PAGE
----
Moving on foot seems to make it easier to move in time; the mind wanders from plans to recollections to observations. The rhythm of walking generates a kind of rhythm of thinking, and the passage through a landscape echoes or stimulates the passage through a series of thoughts. This creates an odd consonance between internal and external passage, one that suggests that the mind is also a landscape of sorts and that walking is one way to traverse it. A new thought often seems like a feature of the landscape that was there all along, as though thinking were traveling rather than making. And so one aspect of the history of walking is the history of thinking made concrete—for the motions of the mind cannot be traced, but those of the feet can.
Some additional passages…
I like walking because it is slow, and I suspect that the mind, like the feet, works at about three miles an hour. If this is so, then modern life is moving faster than the speed of thought, or thoughtfulness.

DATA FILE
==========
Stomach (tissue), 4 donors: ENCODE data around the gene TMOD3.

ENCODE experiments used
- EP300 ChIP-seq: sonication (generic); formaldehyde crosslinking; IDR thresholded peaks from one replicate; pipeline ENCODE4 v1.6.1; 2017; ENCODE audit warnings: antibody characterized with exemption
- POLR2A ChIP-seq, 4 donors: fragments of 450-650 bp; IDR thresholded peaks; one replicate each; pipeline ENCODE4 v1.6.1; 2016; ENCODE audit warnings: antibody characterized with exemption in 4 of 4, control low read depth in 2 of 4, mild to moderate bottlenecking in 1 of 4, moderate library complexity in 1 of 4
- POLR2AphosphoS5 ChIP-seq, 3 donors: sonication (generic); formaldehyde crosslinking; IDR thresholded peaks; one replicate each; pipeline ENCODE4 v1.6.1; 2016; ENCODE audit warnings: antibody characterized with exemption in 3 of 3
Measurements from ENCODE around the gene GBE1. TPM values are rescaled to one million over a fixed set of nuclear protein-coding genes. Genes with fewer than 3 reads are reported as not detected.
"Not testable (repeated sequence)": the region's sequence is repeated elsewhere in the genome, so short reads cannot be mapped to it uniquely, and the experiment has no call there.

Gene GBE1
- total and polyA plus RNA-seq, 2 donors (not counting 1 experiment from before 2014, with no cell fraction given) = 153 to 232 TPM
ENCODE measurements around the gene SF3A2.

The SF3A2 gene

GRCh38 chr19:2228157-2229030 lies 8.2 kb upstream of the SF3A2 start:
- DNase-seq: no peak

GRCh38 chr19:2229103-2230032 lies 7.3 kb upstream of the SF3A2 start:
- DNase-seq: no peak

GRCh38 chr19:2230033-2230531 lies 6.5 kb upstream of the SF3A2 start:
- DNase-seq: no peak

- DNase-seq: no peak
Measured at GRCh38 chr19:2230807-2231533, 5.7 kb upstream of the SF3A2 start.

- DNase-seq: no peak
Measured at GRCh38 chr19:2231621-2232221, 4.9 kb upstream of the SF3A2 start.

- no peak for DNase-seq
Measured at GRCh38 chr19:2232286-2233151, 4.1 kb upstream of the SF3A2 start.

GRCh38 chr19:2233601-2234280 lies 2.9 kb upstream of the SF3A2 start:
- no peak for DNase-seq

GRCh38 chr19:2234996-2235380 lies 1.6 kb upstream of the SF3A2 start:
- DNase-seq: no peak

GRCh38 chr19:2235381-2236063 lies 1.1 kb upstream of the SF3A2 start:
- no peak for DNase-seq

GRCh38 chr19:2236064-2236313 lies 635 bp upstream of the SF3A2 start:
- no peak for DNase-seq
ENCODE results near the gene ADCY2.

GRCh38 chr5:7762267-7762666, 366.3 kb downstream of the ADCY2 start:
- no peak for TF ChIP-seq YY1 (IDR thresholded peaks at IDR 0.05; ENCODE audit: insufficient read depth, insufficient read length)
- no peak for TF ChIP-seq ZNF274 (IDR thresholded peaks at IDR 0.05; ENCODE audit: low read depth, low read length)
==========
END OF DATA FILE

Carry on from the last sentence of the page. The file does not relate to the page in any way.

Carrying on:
When you give yourself to places, they give you yourself back; the more one comes to know them, the more one seeds them with the invisible crop of memories and associations that will be waiting for you when you come back, while new places offer up new thoughts, new possibilities. Exploring the world is one of the best ways of exploring the mind, and walking travels both terrains.
As Nancy Frey writes of the long-distance pilgrimage to Santiago de Compostela in Spain, “When pilgrims begin to walk several things usually begin to happen to their perceptions of the world which continue over the course of the journey: they develop a changing sense of time, a heightening of the senses, and a new awareness of their bodies and the landscape. . . . A young German man expressed it this way: ‘In the experience of walking, each step is a thought. You can’t escape yourself.’ ”
Solnit, Rebecca (2001-06-01). Wanderlust: A History of Walking (p. 51). Penguin Group US. Kindle Edition.